How easy is that?! The moral of this waking life story? We follow routines and focus on daily habits for the strangest reasons, many of which leave us blind to an easier way. Far from making our lives easier, routines can complicate matters, leading us the long way through … well, I’ll leave you to contemplate the metaphors while we enjoy more of that lovely sea air.

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Episode 28 The Dream Show: Dream alchemy practices

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Episode 28 of our free weekly podcast, The Dream Show, is now up.

It’s a special episode about dream alchemy practices, what they are, and how to do them. I begin with a story about a powerful dream alchemy practice I did, years ago, that had a profound effect on my life, and end with a fun dialogue exercise for you to do that will have you laughing while you learn. Insights galore, as you will discover!

Listen to episode 28.

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Are we there yet?

 

Are we there yet?

Are we there yet?

“Are we there yet?” It’s the third time five year old junior in the back seat of your car has asked the same question. You only left home ten minutes ago and with 150k still to go that’s another umpteen times you’re going to field the same question. Try telling him life’s not about the destination; it’s about the journey. In fact, try telling that to yourself too.

“Are we there yet?” is a common dream theme. How many times have you dreamed of trying to get somewhere but the journey becomes increasingly difficult?

Have you dreamed of trying to get to the airport to catch a plane only to be delayed by traffic jams, lost baggage, lost tickets and all manner of unhelpful people?

Have you dreamed of walking in circles around an unfamiliar city looking for an elusive bus stop?

Have you dreamed of walking along a simple path only to find your feet turn to lead, the ground turn to glue, or your muscles turn to jelly? You move in slo-mo, slogging against the resistance, getting nowhere fast.

Have you dreamed of trying to complete a simple task that just gets more and more complicated? You might have a meal to prepare for five people that turns into a banquet for one hundred, but you don’t have enough food, or enough time to cook it all, or enough pots and plates, or the right recipes to suit the occasion. The goal – or destination – of producing the meal seems increasingly remote as the task – or journey – gets increasingly arduous.

Take some time to think about dreams you’ve had where the original goal or destination became increasingly remote as the journey or task became increasingly challenging.

Or have you dreamed of a goal or destination that slips away forever, the last boat that leaves without you, the plane you’re flying that crashes, the child you’re shepherding that drowns before you can deliver him to his destination, the prize you were hoping for being rewarded to someone else?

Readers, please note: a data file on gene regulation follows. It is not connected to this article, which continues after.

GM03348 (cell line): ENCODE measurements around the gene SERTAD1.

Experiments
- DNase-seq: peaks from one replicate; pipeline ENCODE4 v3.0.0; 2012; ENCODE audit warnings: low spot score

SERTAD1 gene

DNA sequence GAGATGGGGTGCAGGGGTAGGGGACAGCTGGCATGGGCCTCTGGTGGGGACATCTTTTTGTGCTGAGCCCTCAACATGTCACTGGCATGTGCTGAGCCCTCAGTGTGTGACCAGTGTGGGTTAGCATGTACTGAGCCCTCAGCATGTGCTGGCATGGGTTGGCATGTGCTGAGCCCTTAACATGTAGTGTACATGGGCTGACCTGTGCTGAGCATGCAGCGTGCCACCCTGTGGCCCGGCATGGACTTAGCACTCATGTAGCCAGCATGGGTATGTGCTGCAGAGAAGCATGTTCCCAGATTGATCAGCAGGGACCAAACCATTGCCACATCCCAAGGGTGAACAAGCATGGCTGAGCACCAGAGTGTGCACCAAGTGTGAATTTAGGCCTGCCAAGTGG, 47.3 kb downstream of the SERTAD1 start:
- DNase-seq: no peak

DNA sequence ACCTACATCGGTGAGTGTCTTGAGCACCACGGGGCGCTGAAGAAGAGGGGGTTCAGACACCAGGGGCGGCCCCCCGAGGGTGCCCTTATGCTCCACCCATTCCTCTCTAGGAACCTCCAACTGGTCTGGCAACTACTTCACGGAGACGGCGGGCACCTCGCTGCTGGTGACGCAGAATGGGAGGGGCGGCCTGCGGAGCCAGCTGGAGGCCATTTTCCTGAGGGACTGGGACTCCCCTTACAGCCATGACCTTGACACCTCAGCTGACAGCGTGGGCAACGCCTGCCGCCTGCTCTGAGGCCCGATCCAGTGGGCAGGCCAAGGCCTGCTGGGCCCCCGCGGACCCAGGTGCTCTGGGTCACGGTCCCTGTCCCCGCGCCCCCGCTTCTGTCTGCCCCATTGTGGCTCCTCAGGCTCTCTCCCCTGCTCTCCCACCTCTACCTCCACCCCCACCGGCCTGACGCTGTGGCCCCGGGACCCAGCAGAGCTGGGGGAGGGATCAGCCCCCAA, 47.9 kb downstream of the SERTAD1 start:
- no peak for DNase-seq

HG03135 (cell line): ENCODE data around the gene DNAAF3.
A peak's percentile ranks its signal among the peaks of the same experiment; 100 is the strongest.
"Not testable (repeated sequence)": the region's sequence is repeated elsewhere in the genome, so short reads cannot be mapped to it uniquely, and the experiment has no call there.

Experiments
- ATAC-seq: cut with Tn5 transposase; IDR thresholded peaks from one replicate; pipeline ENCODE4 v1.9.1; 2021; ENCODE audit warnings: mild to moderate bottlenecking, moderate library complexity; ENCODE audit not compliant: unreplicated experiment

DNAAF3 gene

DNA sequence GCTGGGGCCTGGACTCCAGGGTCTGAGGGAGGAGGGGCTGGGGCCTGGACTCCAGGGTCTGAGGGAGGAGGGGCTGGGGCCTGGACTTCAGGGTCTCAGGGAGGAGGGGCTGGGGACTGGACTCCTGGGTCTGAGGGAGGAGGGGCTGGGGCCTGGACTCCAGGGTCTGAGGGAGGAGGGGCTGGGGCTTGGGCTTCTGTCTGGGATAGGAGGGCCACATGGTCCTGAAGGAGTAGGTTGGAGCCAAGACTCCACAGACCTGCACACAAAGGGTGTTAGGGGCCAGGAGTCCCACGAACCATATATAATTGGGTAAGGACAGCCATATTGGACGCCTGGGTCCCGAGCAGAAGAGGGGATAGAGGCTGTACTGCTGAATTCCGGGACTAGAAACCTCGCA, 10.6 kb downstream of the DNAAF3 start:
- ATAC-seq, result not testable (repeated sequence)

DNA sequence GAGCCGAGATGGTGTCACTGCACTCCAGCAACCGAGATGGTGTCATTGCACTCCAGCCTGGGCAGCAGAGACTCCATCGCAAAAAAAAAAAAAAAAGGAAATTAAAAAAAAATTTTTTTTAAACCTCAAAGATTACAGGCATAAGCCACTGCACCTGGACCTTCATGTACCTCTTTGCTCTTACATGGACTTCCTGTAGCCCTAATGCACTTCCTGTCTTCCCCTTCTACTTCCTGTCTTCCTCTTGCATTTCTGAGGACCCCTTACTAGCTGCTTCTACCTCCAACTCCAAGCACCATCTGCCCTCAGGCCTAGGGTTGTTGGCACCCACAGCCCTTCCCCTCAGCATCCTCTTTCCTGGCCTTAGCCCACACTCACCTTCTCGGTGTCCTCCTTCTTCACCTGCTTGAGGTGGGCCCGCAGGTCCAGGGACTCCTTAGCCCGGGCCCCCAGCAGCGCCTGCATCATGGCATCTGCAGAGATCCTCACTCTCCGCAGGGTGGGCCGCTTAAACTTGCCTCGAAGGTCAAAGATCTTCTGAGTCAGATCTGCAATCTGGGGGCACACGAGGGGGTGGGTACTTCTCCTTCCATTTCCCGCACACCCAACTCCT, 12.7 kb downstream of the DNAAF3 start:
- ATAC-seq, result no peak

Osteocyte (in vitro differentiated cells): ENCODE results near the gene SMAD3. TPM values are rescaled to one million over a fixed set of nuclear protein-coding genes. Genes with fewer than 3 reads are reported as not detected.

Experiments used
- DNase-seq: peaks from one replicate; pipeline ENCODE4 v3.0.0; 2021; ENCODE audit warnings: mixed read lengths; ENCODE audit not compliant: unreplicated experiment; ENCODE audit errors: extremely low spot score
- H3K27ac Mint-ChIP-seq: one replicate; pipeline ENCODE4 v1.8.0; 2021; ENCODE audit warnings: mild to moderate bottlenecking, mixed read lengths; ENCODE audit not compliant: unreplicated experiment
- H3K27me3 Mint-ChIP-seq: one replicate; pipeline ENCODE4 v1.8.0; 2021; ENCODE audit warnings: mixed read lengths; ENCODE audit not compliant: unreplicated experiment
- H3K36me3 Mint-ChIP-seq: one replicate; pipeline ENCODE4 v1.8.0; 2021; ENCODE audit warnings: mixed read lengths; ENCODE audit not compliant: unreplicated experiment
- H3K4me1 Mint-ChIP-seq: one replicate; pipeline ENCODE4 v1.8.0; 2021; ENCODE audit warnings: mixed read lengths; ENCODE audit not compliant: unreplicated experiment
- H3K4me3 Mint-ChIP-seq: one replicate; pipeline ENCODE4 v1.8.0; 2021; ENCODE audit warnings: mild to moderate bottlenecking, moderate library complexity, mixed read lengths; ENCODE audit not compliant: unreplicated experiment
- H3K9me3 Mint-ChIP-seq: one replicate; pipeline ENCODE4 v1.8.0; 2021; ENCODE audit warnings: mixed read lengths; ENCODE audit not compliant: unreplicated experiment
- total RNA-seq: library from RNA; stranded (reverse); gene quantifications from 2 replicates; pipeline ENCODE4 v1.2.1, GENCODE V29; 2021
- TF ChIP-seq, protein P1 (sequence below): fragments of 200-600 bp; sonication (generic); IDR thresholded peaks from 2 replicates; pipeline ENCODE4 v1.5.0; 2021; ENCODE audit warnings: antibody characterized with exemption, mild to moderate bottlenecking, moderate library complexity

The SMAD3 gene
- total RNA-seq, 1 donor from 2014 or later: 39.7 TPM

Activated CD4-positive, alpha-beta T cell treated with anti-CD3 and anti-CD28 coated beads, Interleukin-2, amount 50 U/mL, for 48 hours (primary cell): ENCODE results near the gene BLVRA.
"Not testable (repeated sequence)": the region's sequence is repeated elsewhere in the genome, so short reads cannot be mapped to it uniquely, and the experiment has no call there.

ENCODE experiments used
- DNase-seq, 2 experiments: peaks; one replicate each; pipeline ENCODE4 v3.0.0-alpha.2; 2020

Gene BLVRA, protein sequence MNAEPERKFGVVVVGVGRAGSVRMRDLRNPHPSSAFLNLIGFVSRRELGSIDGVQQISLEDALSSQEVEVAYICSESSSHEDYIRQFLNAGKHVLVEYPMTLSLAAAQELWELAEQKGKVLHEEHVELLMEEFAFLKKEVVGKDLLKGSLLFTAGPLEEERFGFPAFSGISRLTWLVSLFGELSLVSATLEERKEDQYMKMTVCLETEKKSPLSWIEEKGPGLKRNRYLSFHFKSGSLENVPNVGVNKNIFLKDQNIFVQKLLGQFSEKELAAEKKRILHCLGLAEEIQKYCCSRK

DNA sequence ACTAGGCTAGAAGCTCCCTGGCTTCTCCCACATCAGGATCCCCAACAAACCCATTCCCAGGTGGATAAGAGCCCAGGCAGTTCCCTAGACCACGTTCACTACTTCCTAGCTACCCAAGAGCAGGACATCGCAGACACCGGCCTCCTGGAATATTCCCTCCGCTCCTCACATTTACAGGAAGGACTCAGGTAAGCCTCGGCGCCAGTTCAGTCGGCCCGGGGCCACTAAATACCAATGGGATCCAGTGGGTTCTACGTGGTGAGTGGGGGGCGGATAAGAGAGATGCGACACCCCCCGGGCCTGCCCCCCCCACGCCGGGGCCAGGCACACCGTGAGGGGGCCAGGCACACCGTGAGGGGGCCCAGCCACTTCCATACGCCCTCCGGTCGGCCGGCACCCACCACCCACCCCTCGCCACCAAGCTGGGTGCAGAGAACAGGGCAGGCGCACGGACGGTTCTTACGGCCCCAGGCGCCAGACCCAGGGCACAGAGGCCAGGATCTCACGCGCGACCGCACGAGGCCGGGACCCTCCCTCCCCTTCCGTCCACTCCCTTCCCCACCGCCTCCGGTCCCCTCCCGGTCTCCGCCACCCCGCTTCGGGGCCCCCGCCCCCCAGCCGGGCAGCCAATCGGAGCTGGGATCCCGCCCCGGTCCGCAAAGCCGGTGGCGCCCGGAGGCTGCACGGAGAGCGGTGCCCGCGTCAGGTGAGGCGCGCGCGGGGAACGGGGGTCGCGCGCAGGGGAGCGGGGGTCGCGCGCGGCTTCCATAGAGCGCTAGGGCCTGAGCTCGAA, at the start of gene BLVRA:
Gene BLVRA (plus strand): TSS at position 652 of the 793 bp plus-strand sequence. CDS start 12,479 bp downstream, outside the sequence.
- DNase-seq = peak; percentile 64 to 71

These dreams all reflect your progress through life whether you’re consciously working towards specific goals or letting life lead you where it may. When you are delayed in your dream, you may be unconsciously putting obstacles in your way in waking life. Who would do this? We all do, at some point. No matter how much we want to reach a goal we may unconsciously fear the success that comes with reaching that goal, or fear the expectations others will have of us, or fear the risk of failure if we get too close to actually achieving the goal. When awake you may bemoan the fact that certain goals seem to be slipping away from you, or that opportunities you’ve been seeking seem more and more remote, but if you examine the details in your dreams for clues you’ll find the major delay factors begin and end with you. You’ll find a hidden agenda that’s operating to keep you in your comfort zone, even though that zone doesn’t always feel that comfortable to your conscious mind.

You may go round and round in circles in your dreams when you go round and round in circles in your waking life, covering the same old ground in the same old ways that didn’t work for you last time so probably won’t work for you this time either. The details in your dream will reveal why you do this. They might reveal a fear of change, a lack of self esteem or certain limiting beliefs that relate to past experiences.

The glue feet, slo-mo dream often reveals, when examined for details, your doubts or hesitations about reaching your goal, or unconscious beliefs about life being tough, or about having to work harder than other people, or about the need to earn a reward through putting in hard work, or about other people being more likely to put resistance in your way than help you forward.

The dream of the task that gets more and more complicated also reveals, when examined in close detail, your various beliefs about setting, accepting and achieving goals, and what drives all these beliefs.

And those dreams where the goal seems permanently removed – the boat that leaves without you, the crashing plane – often turn out to offer clues about how you unconsciously sabotage your own goals, though they may also reflect a growing understanding that a certain goal is no longer appropriate, and it’s time to let it go and put your energies into a new life direction. As always with dreams, it’s the details of your personal dream that provide the clues to the meaning of your personal dream.

Here’s the magical part. Oh, but I do have to tell you, magic is not for the faint-hearted!

How would you like to be done with the journey in the quickest possible way and get to your destination or achieve your goal sooner? How would you like to turn round to the child in the back seat and say, “Yes! We’re there now!”